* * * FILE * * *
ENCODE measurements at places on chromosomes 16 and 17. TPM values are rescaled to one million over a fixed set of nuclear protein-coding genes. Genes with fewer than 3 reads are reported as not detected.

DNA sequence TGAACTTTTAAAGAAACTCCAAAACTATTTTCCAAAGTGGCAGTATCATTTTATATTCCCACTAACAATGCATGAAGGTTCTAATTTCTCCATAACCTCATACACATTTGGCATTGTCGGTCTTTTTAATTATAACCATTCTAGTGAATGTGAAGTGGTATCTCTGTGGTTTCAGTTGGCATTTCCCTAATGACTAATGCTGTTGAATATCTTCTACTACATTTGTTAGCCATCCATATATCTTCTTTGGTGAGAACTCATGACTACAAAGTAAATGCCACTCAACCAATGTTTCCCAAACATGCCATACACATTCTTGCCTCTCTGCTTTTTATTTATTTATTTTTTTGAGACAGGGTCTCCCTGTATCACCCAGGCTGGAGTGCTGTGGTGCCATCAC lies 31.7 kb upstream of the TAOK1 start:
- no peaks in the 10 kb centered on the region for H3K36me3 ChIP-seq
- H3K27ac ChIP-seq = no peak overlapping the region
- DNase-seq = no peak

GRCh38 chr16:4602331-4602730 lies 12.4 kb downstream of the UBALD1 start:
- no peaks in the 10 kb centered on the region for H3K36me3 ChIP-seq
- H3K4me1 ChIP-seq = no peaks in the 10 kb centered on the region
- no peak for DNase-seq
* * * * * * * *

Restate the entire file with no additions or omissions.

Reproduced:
ENCODE measurements at places on chromosomes 16 and 17. TPM values are rescaled to one million over a fixed set of nuclear protein-coding genes. Genes with fewer than 3 reads are reported as not detected.

DNA sequence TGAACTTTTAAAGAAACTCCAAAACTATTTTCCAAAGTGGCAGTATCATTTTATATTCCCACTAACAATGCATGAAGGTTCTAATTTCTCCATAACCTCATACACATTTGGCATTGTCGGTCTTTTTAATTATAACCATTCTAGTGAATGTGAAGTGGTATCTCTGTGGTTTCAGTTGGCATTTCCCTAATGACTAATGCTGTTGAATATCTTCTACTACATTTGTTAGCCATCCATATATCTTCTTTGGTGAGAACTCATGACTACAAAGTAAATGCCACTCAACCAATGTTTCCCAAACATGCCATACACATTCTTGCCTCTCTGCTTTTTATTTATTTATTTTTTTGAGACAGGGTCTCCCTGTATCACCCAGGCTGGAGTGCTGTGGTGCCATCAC lies 31.7 kb upstream of the TAOK1 start:
- no peaks in the 10 kb centered on the region for H3K36me3 ChIP-seq
- H3K27ac ChIP-seq = no peak overlapping the region
- DNase-seq = no peak

GRCh38 chr16:4602331-4602730 lies 12.4 kb downstream of the UBALD1 start:
- no peaks in the 10 kb centered on the region for H3K36me3 ChIP-seq
- H3K4me1 ChIP-seq = no peaks in the 10 kb centered on the region
- no peak for DNase-seq